Sharing Working Group
20 December 2011
The purpose of the Sharing Working Group is to identify steps the FCC might take to promote near term private investment and job creation based on sharing techniques, including sharing of spectrum, facilities, or other techniques as the working group may find appropriate.
Spectrum Efficiency Metrics
Commercial Wireless Applications
Emerging Technology Promotion / Deployment
Additional Topics to be Identified by the Working Group
Develop Spectrum Efficiency Metrics
Encourage Receiver Standards
Create Spectrum Sharing Taxonomy
Accelerate Small Cell Deployments and Spectrum Sharing - especially Indoors
Remove Application Friction Points
Status – Longer Term Opportunity (Short Term Implications)
The spectrum efficiencies achieved by wireless systems individually and collectively must improve if the Nation is to accommodate rapidly increasingly demand and stimulate job growth
There is no single measure of spectrum efficiency that can be applied across all services
Metrics can (and have been) developed that allow efficiency comparisons to be made between similar types of systems which provide similar services. (e.g., bps/Hz/km2 for personal communications systems)
Our initial taxonomy of similar systems: Satellite Broadcast Systems, Point-to-point Satellite Systems, Terrestrial Broadcast Systems, Terrestrial Personal Communication Systems, Terrestrial Point-to-point Systems, Terrestrial Hybrid Systems – Public Safety / Utility, Radar Systems, Passive Listeners.
The metrics should stimulate technical efficiency - the inherent efficiency of the modulation schemes, etc. and operational efficiency - the efficiencies achieved through the practices of service providers and users (e.g. through dynamic loading/sharing)
Created an integrated White Paper merging the results of three related work areas:
Spectrum Efficiency Metrics: Metrics developed that allow efficiency comparisons to be made between similar types of systems that provide similar services (e.g., bps/Hz/km2 for personal communications systems)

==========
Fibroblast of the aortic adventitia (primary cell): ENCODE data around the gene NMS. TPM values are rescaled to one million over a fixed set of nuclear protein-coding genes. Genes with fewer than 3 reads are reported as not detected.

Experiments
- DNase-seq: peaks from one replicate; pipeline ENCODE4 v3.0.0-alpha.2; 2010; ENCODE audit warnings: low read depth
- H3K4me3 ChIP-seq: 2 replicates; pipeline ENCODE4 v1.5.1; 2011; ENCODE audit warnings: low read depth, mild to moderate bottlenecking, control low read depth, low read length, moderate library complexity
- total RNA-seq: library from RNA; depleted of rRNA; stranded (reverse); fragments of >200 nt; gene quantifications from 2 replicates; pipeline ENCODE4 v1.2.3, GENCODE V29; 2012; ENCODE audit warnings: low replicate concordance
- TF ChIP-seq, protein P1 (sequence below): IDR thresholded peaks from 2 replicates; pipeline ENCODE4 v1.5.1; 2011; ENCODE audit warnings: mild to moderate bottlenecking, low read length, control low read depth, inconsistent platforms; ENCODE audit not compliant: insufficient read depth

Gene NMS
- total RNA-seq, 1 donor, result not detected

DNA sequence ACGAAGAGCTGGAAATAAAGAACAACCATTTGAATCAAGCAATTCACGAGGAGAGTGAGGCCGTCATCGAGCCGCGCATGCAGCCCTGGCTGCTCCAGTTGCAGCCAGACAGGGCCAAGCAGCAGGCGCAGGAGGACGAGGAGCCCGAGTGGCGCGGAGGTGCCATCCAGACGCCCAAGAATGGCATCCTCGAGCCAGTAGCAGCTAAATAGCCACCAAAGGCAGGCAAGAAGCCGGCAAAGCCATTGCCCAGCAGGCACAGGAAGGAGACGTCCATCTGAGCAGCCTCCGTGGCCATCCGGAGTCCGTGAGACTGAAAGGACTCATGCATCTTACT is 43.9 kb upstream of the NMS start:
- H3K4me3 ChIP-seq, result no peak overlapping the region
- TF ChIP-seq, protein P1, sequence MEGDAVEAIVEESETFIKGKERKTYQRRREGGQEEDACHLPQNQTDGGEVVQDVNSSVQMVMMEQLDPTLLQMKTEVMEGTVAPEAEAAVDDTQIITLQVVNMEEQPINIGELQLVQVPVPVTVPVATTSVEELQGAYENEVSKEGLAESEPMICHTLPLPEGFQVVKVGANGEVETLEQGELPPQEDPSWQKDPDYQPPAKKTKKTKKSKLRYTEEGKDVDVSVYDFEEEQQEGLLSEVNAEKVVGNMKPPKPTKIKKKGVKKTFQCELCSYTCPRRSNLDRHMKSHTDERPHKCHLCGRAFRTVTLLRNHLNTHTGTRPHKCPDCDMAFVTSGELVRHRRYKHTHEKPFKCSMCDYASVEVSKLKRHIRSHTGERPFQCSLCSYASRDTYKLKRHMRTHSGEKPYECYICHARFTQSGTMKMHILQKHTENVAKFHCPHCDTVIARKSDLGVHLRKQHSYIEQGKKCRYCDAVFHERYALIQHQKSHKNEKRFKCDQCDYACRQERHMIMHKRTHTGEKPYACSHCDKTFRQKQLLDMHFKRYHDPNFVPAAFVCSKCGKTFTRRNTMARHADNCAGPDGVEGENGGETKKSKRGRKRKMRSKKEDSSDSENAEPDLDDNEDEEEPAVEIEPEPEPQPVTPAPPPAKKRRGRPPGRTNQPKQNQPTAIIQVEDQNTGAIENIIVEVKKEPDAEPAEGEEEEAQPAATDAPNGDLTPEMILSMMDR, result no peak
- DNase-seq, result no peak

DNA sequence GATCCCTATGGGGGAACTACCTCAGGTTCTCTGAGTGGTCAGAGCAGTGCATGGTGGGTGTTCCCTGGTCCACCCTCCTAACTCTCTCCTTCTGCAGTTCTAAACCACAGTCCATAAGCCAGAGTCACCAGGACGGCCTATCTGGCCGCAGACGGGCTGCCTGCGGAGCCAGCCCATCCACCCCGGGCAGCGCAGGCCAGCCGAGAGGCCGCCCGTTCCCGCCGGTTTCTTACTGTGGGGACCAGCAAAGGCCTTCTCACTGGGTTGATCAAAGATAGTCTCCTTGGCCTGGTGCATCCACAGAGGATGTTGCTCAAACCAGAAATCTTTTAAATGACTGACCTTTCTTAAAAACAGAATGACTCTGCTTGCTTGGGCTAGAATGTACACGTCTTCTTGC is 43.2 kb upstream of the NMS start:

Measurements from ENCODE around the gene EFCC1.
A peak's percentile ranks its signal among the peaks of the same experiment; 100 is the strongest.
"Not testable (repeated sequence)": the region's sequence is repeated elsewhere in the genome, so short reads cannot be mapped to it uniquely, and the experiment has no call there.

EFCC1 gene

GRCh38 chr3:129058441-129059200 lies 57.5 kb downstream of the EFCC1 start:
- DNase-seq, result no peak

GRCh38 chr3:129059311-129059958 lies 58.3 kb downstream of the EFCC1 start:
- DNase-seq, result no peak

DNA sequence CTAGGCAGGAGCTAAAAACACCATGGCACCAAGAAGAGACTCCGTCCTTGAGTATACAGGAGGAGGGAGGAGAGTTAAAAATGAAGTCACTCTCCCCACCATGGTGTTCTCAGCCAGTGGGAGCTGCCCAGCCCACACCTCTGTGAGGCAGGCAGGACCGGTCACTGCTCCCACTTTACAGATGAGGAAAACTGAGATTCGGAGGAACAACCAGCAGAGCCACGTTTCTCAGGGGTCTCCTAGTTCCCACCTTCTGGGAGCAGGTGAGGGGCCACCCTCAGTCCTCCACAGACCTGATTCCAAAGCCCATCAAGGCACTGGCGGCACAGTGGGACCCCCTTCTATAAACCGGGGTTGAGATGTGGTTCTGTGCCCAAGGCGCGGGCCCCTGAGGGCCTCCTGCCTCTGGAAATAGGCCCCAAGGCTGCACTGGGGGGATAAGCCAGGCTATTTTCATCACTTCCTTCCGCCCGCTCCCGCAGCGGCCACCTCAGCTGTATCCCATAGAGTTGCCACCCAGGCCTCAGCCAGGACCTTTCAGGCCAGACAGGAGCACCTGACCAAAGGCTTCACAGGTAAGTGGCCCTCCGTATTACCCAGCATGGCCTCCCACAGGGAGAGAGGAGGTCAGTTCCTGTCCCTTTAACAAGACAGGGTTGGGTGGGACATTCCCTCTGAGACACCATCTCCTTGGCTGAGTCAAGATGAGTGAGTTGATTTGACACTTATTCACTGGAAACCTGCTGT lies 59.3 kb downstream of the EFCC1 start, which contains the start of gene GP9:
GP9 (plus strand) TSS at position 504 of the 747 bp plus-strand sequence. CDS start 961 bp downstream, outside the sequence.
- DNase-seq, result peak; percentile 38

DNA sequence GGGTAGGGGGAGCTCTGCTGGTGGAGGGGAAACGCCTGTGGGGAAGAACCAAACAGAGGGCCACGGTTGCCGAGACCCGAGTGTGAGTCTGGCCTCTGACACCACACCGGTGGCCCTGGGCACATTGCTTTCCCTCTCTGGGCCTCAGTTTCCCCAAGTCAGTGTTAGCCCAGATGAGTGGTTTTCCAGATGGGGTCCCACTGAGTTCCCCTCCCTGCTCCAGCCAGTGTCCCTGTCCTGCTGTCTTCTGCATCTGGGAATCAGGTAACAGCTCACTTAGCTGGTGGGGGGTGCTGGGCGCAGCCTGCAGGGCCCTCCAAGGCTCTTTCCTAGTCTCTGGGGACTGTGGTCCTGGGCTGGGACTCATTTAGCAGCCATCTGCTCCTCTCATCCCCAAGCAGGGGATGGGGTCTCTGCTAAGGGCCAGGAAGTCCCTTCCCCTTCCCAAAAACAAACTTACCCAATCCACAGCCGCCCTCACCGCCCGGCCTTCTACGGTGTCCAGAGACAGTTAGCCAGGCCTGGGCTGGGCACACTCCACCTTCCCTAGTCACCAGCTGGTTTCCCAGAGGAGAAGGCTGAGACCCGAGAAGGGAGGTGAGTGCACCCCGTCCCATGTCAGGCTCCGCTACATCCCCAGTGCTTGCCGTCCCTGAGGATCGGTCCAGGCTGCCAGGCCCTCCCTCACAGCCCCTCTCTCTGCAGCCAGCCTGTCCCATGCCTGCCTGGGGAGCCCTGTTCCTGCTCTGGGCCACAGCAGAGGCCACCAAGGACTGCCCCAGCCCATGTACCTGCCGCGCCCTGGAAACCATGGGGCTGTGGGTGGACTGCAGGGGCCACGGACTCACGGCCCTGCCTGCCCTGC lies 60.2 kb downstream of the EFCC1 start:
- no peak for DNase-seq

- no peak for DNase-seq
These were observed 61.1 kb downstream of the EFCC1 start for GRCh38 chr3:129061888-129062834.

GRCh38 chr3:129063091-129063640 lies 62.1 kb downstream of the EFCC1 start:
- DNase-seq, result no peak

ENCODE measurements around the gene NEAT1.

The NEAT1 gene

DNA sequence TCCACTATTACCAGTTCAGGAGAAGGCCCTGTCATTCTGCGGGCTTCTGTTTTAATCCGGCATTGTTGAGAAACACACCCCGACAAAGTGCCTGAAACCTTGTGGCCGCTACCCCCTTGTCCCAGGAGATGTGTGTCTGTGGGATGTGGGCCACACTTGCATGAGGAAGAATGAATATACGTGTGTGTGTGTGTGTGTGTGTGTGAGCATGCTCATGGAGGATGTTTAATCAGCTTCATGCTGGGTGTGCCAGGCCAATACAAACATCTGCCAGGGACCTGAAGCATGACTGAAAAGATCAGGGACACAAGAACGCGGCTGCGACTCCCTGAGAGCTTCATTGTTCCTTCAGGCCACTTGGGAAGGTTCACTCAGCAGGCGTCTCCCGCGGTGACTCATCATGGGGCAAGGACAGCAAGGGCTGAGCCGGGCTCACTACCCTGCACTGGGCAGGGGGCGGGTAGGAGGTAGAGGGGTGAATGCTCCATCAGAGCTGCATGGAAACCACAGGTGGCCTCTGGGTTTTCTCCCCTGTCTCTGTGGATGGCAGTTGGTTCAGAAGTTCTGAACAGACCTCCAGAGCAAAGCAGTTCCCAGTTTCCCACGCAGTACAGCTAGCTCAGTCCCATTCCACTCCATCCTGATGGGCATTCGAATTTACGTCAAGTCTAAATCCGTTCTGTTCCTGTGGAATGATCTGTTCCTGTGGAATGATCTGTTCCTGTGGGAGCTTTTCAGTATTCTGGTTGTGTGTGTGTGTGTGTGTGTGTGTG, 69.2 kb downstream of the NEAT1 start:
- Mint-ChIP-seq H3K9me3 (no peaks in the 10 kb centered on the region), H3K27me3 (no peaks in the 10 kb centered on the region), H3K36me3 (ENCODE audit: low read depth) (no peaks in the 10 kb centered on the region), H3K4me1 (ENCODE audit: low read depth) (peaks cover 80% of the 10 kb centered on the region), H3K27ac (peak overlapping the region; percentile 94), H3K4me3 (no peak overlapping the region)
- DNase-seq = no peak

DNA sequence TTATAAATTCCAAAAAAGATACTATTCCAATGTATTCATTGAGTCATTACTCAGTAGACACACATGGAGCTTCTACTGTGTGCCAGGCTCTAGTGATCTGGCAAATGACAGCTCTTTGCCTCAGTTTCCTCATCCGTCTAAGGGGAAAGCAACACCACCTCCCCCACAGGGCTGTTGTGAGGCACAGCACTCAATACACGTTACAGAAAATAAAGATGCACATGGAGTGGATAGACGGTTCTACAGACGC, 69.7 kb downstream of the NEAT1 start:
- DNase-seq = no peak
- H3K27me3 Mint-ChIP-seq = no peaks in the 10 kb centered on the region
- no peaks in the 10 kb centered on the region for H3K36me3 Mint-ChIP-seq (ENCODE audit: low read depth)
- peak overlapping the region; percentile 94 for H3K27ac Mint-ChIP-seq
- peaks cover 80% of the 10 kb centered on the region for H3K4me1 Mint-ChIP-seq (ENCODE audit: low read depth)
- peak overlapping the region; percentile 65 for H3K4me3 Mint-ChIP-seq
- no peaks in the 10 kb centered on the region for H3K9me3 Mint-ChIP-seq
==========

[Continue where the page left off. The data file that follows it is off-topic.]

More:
Receiver Standards: Rationale and approaches for incorporating receiver standards into measure of spectrum utilization
Spectrum Sharing Taxonomy: Identification of successful examples of sharing and proposals for co-existence opportunities
Obtained review and feedback from full TAC and industry experts
Established White Paper as living document that describes best practices for evaluating spectrum efficiency and provides direction for continuous improvement and improved sharing
Draft document provide to PCAST Working Group (six month study on spectrum efficiency and technology policies)
Economic Impact - Should stimulate the creation of high paying jobs and benefit the standard of living for US citizens
Research and development on transmitters and receivers meeting ever improving specifications
Efficient production resources for the manufacturing of this equipment
Deployment resources needed for replacement of outdated and highly inefficient equipment
Enhanced spectrum utilization at both the discreet system and at the over-all allocation level will free more spectrum allowing exciting new wireless application to be more rapidly deployed
Status – Near Term Opportunity - existing spectrum; Mid- to Longer-Term Opportunity where new spectrum development is required
How to accelerate deployment of fast, reliable integrated narrowband / broadband wireless solutions (e.g. Femtocells, PicoCells. NanoCells, Wi-Fi, DAS, etc.) to meet the breadth of demand for broadband services within high teledensity areas and to support new approaches of offloading high use spectrum (e.g. Wide Area Cellular Networks)
Challenges include siting (i.e. nondiscriminatory access to venues and rapid review and approval), interference, QoS, incentives to deploy new small cell networks and the sharing of existing / new backhaul infrastructure
Explore mechanisms, working with federal agencies, to expedite siting requests within federal lands and buildings
Provide spectrum assignment/allocation for carriers, premise owners, and/or third party entities to install and operate in-building networks, including “provider agnostic” infrastructure
Neutral Host Distributed Antenna Systems (DAS)